First of all, telling people not to do something (Mr Cornielje, do you have children?) is a surefire way to get them to do it. Secondly, appealing to people’s moral sense when it comes to the Internet is the worst thing you could ever do. If we listened to people who preach morality to others, but often don’t follow it themselves, then porn, downloading music and the likes would all be magically gone. And unicorns with rainbow capes would run wild and free, throwing sweets that don’t damage teeth to cute, well-behaved children.
It’s embarrassing that ignorant people have the right to make important decisions. Good luck, Arnhem.
Yet another Dutch Facebook page has recently made its online entrance, and this time it’s roughly called ‘No king without a beard’ (‘Zonder baard, geen koning’).
Crown-Prince Willem-Alexander soon to be the country’s first king since 1890, will be the only one without a beard if he doesn’t grow one soon.
Besides the fact that beards were trendy for Dutch kings in the 19th century and the fact that beards are totally in at the moment, the photoshopped picture of Willem-Alexander with a beard is quite flattering as it slims down his pudgy face. At 100,000 likes, the page admins will present the RVD (Netherlands Government Information Service) with an official request for the future king to grow a beard.
Amusingly enough Tsar Peter I (aka Peter The Great) of Russia in an attempt to force Russian men to look more European imposed a beard tax in the late 17th, early 18th century: “Peter’s visits to the West (which included the Netherlands) impressed upon him the notion that European customs were often superior to Russian ones. He commanded courtiers and officials to cut off their long beards and wear European clothing. The men who sought to retain their beards were required to pay an annual beard tax of one hundred rubles.”
Mustaches were OK though and it seems that trends change from one century to the next.
UPDATE: Beard tokens, based on the one carried by beard tax payers, are in and you can buy them online (tip: TheBloodTheSweatTheBeards). The Russian inscription ‘деньги взяты’ literally means ‘money has been taken’, and the letter ‘я’, (‘ya’), the backwards ‘R’ but with an extra leg on this medallion was in fact turned into the backwards ‘R’ when Peter The Great reformed the alphabet in 1917-1918.
After weeks of debating the ‘Zwarte Piet’ tradition during Sinterklaas, which involves blackface considered a tradition here but racist abroad, a steady number of Dutch people on Facebook are now pissed off at the Pope.
The Pope’s famous Dutch saying, “bedankt voor de bloemen” (“thanks for the flowers”), is often the first thing that pops to mind if you mention the Pope to a Dutch person. The Facebook page Geen bloemen naar de Paus (‘No flowers for the Pope’) wants to stop sending flowers to the Pope at Easter and is venting its anger at the Pope’s heteronormative Christmas speech, which angered Foreign Affairs Minister Frans Timmermans who lashed out in the media at the Pope’s ‘homophobia’:
“If every person is unique, as the Pope’s representative said in Dublin last week, then why should that unique person not have the right to stand up for their own sexual orientation? Marriage between two people of the same sex is having respect for the uniqueness of the individual.”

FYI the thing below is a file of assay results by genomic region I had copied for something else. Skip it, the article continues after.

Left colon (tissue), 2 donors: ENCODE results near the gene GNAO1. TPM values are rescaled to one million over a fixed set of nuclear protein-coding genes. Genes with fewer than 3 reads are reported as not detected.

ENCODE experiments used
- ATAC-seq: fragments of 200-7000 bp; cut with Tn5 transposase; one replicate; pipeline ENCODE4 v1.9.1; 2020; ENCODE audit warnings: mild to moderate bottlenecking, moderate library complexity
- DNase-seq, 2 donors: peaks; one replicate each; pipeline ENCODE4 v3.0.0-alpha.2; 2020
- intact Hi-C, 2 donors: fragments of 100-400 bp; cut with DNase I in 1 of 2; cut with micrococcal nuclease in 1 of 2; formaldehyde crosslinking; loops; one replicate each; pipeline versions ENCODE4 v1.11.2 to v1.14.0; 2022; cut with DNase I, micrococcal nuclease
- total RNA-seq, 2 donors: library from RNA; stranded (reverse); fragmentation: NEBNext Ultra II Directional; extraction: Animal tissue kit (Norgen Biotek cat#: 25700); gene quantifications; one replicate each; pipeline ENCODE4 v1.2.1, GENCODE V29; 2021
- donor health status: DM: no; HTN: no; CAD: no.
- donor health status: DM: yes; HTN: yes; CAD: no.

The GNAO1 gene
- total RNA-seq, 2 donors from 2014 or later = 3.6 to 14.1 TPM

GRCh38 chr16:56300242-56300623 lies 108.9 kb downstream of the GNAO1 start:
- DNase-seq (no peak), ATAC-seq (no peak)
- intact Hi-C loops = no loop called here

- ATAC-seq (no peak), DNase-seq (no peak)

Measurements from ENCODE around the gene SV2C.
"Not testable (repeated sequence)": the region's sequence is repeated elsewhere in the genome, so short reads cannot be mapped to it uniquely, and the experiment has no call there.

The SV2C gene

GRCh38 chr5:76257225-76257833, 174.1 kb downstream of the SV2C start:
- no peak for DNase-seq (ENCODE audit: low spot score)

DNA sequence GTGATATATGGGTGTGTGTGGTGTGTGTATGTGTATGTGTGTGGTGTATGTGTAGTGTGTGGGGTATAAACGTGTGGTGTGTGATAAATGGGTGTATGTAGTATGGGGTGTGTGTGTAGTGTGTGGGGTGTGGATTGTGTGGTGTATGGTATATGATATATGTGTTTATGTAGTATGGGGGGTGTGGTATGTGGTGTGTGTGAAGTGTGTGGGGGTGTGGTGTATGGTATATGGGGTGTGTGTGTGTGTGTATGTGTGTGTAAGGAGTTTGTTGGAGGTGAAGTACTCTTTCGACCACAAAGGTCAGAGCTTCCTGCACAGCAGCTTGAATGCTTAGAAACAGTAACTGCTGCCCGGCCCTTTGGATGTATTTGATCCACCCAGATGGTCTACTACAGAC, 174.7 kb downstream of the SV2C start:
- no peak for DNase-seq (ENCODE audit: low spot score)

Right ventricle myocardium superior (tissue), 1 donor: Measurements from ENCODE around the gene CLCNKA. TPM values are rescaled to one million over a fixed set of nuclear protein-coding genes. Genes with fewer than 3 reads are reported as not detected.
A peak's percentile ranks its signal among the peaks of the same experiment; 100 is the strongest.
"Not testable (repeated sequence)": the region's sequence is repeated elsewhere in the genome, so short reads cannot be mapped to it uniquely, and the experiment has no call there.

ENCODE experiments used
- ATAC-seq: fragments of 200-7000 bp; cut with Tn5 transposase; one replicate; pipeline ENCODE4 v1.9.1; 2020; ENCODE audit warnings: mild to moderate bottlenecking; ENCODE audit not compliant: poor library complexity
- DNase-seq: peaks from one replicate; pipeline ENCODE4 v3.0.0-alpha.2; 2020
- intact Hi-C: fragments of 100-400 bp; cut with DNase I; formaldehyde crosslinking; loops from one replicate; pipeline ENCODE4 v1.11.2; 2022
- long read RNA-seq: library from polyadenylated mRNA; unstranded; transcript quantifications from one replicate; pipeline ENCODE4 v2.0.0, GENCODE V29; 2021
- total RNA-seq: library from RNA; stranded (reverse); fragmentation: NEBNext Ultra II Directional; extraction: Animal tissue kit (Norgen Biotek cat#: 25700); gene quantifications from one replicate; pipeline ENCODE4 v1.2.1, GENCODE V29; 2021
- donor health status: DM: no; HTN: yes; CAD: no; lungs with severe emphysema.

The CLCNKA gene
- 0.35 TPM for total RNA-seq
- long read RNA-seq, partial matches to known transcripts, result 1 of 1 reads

I for one will never, ever get over the amount of child abuse reported from the Catholic church since I was old enough to understand what it was.
More than 40 civil rights organisations and security experts from around the world are said to be ‘gravely concerned’ about a Dutch proposal to break into foreign computers and search and delete data. “The proposal would grant powers to the Dutch police to break into computers, including those located in other countries, in order to search and delete data and install spyware. The Dutch government argues that the new powers are required to effectively combat cybercrime in the Netherlands.”
Breaking into computers in other countries is a breach of that country’s sovereignty, not to mention crappy diplomacy. Dutch digital rights organisation Bits of Freedom is urgently calling upon the Minister of Security and Justice to withdraw his proposal, to be debated in Dutch parliament this week. Problem is, many countries are likely to follow suit. Imagine countries hacking each other back and you’ve got a subplot for an entire season of American hit TV series Homeland.
Anyone involved in politics, as well as journalists, dissidents and the likes run the risk of being hacked purely for reasons of blasphemy, homosexuality or alledged copyright infringement.
Although mobile apps for smartphones and tablets are more popular than websites and make use of the same user information to push adverts and the likes, the cookie law doesn’t apply to them. However, apps do have to comply with the personal privacy protection law, which they gladly choose to ignore. App builders know that the chance of being fined is slim, so they would rather take the risk than have to try and figure out the law, following an obvious trend.
If this isn’t a group middle finger salute to a poorly written law I don’t know what is.
This week Amsterdam’s Rijksmuseum launched an online database of 125,000 high resolution masterpieces called ‘Rijksstudio’ that can be downloaded and used for free. The images are copyright-free, and the idea is that you can make your own collection of images, post them to social media, caption them, make mouse pads out of them and all kinds of other creative stuff.
Rijksstudio was royally opened by Prince Constantijn and has a localized Pinterest feel to it.